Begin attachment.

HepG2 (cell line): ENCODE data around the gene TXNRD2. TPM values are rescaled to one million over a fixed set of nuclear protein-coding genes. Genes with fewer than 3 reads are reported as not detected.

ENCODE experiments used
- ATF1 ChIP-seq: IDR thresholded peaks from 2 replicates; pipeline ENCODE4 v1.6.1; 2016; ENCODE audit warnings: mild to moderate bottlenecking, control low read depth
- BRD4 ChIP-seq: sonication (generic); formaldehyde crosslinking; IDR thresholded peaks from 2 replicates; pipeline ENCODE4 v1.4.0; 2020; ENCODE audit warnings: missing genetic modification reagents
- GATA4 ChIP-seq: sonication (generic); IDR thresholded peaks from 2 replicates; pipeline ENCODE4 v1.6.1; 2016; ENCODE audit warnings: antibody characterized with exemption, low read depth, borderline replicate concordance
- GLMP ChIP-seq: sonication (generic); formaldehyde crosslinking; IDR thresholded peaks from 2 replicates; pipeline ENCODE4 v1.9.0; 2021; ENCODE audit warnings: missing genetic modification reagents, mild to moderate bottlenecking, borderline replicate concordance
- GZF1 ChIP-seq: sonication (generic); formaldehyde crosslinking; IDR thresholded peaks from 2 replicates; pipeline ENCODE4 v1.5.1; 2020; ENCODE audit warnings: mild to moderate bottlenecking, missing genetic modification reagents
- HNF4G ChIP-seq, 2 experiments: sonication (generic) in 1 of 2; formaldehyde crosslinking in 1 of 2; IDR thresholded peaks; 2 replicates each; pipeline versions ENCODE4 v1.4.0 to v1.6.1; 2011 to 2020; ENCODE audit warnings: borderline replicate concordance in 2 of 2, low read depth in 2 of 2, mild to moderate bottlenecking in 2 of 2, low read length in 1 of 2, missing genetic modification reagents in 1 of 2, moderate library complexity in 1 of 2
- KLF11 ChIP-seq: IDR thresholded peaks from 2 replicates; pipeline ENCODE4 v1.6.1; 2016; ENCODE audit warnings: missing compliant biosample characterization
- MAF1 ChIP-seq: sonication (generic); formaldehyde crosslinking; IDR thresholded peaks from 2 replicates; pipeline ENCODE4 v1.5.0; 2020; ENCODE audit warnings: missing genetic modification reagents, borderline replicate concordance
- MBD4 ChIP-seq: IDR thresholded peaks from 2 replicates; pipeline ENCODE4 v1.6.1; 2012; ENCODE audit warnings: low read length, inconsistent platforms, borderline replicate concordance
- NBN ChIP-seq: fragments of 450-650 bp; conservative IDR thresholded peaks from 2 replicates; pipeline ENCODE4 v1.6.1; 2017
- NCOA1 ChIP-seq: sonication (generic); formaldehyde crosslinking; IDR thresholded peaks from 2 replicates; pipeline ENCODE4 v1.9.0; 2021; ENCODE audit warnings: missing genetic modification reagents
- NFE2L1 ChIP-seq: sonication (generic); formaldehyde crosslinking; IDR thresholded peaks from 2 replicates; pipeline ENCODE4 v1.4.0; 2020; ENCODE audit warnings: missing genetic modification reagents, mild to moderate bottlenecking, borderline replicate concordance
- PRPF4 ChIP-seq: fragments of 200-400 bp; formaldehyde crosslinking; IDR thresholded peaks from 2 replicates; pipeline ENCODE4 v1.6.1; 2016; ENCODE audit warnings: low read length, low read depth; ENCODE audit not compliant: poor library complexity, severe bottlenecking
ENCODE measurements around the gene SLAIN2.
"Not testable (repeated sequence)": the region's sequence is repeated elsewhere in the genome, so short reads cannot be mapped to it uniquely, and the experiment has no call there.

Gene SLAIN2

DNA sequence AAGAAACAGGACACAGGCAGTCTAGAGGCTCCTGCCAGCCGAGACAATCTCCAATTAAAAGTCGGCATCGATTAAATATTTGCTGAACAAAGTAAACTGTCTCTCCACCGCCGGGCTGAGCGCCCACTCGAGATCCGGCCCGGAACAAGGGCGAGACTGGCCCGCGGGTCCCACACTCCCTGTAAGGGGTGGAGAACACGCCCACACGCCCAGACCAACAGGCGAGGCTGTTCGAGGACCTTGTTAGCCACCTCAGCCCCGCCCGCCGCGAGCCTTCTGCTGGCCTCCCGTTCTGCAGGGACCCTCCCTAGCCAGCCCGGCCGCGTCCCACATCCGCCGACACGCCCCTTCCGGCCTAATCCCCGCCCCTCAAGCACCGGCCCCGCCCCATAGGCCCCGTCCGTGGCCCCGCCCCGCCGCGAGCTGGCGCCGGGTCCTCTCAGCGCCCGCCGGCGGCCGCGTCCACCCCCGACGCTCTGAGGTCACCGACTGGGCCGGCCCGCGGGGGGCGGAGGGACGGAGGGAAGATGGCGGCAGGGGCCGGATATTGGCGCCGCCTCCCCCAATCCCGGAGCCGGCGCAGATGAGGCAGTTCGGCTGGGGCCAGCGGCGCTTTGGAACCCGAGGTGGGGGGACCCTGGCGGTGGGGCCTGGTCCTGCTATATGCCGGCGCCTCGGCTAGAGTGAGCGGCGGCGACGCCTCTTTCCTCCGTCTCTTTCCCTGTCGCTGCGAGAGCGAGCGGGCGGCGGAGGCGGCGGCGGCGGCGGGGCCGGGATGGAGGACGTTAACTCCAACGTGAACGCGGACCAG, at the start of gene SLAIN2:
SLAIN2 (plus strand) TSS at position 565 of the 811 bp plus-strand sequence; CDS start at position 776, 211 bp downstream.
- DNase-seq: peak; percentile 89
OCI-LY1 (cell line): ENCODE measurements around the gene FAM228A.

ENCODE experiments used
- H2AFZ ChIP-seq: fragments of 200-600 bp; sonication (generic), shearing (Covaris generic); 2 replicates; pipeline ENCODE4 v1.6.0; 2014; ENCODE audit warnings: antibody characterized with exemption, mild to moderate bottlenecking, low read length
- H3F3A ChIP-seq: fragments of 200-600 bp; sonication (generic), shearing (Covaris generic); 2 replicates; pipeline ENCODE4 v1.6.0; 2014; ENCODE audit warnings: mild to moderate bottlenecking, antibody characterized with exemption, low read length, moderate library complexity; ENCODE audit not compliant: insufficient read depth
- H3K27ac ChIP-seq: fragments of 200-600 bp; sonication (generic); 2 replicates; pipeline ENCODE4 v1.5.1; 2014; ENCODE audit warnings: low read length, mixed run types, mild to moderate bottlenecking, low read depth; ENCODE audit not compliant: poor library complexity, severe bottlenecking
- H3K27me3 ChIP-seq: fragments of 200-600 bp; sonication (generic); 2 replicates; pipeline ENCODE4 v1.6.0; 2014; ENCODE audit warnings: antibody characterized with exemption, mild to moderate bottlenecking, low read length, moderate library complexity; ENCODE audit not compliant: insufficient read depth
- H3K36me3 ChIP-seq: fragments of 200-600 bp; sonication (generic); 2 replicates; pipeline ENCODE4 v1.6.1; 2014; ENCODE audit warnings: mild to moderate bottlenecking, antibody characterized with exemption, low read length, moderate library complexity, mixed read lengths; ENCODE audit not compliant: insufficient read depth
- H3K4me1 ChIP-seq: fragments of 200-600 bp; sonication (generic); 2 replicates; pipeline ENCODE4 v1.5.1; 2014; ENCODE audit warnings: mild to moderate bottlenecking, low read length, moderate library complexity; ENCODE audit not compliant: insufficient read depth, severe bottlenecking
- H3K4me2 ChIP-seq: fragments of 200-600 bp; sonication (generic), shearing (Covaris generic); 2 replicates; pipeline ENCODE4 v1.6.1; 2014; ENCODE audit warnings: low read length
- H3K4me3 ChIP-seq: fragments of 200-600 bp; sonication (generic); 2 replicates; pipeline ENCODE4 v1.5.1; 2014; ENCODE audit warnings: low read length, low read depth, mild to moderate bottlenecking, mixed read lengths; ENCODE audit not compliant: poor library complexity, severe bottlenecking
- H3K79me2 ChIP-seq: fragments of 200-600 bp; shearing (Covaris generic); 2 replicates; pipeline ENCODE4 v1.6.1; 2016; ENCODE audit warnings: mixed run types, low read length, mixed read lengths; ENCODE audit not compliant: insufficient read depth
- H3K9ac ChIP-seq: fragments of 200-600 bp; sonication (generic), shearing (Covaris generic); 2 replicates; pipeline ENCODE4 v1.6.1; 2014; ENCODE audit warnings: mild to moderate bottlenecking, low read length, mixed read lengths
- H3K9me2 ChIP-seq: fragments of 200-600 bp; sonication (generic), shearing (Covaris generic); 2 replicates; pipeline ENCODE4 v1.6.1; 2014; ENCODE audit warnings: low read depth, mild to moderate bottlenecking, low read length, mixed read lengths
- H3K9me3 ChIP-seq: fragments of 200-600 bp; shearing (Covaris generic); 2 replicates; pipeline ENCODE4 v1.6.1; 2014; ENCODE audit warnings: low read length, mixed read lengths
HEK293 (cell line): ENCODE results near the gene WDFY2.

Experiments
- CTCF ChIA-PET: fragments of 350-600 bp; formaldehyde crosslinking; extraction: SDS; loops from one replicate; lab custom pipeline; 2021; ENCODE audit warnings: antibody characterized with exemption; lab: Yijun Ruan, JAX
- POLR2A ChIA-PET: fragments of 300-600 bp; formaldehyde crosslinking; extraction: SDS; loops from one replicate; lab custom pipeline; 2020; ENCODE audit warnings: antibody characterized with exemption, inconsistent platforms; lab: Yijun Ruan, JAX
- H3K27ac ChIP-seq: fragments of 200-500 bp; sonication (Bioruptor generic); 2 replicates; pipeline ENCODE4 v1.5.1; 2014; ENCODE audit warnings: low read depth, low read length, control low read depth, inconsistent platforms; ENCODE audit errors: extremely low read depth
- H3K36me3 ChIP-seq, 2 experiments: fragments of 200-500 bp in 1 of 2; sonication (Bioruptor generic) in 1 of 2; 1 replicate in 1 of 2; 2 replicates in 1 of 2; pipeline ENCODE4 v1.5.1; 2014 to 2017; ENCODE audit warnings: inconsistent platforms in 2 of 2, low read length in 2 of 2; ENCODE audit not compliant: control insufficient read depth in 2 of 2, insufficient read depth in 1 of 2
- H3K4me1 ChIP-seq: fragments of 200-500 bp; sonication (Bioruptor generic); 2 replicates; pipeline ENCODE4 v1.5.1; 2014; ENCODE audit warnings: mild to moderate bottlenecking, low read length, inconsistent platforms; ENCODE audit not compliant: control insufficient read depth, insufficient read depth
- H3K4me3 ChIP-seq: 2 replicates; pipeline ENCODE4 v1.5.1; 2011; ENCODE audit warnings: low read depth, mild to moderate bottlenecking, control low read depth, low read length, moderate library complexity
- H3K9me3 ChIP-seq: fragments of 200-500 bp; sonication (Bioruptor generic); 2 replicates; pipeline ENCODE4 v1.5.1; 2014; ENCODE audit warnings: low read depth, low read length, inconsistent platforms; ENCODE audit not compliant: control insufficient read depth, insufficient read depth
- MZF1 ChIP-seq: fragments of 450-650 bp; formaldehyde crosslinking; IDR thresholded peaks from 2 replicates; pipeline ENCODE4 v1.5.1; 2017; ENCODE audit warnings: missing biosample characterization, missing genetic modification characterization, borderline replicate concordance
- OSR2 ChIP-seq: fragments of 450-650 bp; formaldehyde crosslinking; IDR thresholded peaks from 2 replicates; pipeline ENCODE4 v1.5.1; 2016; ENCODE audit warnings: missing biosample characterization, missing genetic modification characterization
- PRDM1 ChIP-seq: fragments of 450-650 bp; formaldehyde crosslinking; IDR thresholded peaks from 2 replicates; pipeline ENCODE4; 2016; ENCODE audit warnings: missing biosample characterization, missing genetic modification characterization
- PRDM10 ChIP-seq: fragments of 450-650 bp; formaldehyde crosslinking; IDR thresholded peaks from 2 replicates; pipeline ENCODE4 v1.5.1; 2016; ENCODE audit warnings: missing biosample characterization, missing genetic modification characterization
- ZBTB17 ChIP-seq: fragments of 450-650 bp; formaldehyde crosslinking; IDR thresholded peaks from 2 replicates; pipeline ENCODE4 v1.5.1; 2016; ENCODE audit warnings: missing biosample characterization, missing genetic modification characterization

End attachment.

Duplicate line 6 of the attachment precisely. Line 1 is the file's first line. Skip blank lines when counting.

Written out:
- GLMP ChIP-seq: sonication (generic); formaldehyde crosslinking; IDR thresholded peaks from 2 replicates; pipeline ENCODE4 v1.9.0; 2021; ENCODE audit warnings: missing genetic modification reagents, mild to moderate bottlenecking, borderline replicate concordance